Customer Service: To Make it Memorable, Make it SurprisingConsumers don’t talk about good service — they talk about unique service.
To set your business apart, you’ve got to be a cut above, especially when it comes to your customer service. Business owners are always looking for ways to add value to their customer experience, such as an airline upgrading a frequent flyer from coach to first class or a bartender buying a loyal regular an occasional beer.
Exceeding expectations may be a great blueprint for providing stellar customer service, but it also continuously raises the bar for what customers expect from your brand, said Chip Bell, customer service expert and keynote speaker.
A better approach, he said, is to find ways to use the element of surprise to give customers a “value-unique” experience. “It can be as simple as an unexpected gesture, such as a taxi driver shaking your hand and thanking you for your business after getting your luggage out of the trunk. The key is that it is unexpected.”
Why surprise works
There’s research to prove that people get hooked on the element of surprise, said Bell.
Harvard professor and psychologist B.F. Skinner, in his work studying behavior modification, found that he was more likely to increase a certain behavior when the rewards for it were random and variable.
“This is the concept behind slot machines,” explained Bell. “Casinos have found that if you hit the jackpot every fifth time you put in a quarter, they’re not going to get near as many quarters put in the machine as when you don’t know if or when it’s going to happen. It’s variable. The whole concept of making it random and variable — which is the element of surprise — has such an impact that some people get hooked.”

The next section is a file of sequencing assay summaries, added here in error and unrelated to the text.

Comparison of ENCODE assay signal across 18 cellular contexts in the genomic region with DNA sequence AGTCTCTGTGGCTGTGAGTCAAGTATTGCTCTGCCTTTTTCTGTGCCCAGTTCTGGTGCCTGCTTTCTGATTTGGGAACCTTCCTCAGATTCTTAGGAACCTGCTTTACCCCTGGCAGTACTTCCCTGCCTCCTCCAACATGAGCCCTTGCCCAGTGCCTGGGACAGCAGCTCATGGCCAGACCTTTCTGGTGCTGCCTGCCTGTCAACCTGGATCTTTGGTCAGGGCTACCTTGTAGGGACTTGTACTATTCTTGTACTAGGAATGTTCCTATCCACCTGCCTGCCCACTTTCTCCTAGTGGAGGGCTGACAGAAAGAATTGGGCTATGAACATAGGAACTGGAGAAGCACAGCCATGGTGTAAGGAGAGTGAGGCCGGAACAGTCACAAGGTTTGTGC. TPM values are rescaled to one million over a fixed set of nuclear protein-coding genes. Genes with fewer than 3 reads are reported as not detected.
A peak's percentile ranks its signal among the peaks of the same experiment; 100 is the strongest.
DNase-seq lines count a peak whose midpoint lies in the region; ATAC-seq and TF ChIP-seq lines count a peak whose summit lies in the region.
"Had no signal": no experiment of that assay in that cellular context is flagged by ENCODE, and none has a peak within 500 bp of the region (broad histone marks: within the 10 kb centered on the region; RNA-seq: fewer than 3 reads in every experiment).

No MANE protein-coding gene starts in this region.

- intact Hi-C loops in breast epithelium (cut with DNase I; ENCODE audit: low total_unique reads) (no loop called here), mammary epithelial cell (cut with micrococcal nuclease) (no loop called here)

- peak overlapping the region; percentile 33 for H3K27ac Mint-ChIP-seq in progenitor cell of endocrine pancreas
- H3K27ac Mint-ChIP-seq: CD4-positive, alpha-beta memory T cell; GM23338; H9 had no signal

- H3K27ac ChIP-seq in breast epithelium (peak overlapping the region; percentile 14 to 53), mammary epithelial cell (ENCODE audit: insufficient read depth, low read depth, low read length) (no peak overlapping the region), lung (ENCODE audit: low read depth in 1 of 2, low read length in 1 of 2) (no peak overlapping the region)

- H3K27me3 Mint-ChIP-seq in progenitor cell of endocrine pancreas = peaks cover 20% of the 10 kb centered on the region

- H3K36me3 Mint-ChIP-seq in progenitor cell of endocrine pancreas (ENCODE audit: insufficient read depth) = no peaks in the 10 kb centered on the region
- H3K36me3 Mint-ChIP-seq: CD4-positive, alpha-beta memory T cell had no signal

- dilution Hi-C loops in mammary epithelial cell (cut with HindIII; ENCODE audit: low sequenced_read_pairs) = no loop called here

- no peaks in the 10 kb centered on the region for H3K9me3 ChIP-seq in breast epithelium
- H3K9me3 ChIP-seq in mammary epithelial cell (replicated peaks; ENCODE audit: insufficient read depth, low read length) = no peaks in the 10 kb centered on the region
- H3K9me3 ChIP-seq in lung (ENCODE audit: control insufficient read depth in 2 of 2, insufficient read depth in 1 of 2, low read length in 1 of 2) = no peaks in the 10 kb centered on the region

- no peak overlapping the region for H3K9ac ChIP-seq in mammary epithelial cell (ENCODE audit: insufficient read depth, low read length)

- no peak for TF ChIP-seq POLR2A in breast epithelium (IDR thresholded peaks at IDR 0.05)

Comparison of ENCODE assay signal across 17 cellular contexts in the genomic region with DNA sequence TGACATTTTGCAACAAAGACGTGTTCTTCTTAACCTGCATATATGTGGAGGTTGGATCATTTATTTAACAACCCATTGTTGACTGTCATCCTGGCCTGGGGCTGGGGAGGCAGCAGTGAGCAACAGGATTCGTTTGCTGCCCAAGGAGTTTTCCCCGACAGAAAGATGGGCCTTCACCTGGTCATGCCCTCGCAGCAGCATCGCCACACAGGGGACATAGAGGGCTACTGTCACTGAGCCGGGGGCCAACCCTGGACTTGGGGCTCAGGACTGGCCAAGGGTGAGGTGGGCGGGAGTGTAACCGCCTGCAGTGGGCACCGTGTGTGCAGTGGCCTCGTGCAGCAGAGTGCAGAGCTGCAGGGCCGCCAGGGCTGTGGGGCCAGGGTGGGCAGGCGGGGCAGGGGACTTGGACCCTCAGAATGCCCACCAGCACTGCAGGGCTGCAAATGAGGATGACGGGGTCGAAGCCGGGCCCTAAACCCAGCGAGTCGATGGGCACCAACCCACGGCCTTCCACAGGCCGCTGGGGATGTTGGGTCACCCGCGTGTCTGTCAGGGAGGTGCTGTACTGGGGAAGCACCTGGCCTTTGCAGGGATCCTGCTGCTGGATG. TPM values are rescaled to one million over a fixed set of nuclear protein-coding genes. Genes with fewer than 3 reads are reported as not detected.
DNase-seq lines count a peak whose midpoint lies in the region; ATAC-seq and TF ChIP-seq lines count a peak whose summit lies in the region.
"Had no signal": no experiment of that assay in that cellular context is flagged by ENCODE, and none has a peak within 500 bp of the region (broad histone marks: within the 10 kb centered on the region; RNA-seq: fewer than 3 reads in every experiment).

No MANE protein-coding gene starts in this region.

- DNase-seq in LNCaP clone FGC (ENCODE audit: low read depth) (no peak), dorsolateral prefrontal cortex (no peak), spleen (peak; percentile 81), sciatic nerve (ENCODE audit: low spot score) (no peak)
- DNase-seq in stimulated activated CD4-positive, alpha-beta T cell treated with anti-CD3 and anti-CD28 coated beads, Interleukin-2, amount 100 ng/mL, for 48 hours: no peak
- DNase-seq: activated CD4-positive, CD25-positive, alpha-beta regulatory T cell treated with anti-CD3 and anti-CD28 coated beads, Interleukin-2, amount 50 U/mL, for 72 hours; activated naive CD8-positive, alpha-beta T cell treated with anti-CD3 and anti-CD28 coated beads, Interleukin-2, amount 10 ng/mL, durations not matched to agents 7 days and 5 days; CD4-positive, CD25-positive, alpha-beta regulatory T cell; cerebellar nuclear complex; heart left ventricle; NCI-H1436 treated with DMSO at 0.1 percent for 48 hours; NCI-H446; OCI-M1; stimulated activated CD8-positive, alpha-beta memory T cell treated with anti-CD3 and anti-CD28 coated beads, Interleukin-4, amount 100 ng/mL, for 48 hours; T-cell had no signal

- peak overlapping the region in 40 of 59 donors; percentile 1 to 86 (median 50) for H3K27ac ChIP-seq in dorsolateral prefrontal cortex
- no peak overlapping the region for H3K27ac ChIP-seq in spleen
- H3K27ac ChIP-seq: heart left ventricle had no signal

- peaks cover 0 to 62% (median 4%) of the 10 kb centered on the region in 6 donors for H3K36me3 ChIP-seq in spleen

Leveraging the element of surprise in your small business can provide an experience that will have your customers coming back for more. Here are a few “value-unique” tips Bell shared with NCR Silver.
Make it remarkable
“Innovative service is not about ‘being nice.’ It’s about creating an experience that is profoundly remarkable — meaning it has such a positive impact on customers that they cannot wait to remark about it to others.”
According to Bell, the “pinnacle of customer loyalty” is an eagerness to tell others about his or her experience — so much, in fact, that they become an extension of your business’ sales and marketing team without realizing it.
Related: How to Get Positive Online Reviews
Make it personal
The more personal your service, the more memorable it will be. But that means really getting to know your customers, including their likes and dislikes.
“Great customer intelligence helps ensure small business ‘sing the service song’ their target market is likely to enjoy hearing,” said Bell. For example, “When I go have my car serviced at the dealership, they know I’m coming because I made an appointment. They also know that my favorite coffee is hazelnut, so they always make sure there are a couple hazelnut K-Cups on hand for while I wait.”
Go a step beyond ordinary
Guests of seafood restaurants typically expect their server to be able to explain how a certain dish is prepared. But if a server also shared what kind of waters the fish came from or where the produce was grown, that would provide a more memorable experience for guests, said Bell.
A store pet that “works” in your shop can also create a unique and memorable experience for your customers, he said. “The hardware store near me has a dog named Barley. Everybody knows Barley. When you come in, you see Barley. He’s the guard dog, but he also wears a branded store T-shirt like other employees.”
Mix in random acts of kindness
Random acts of kindness can give a huge boost to your customer service reputation. Consider having cold, bottled water available free for customers on a hot day (branded with your logo, of course), or helping a customer install the car bike rack he or she just purchased.
Bell said his wife experienced this tactic firsthand when she traded in her old car to buy a new one. “A week after she had her new car, she turned on the radio for the first time and discovered the dealership had programmed in her radio stations from her trade-in — and just left her to discover it without saying anything.”
“People today don’t talk about good service. They talk about unique service — different service,” said Bell. To stand out, find unique opportunities to build memories around your brand that go beyond satisfaction to surprise and delight.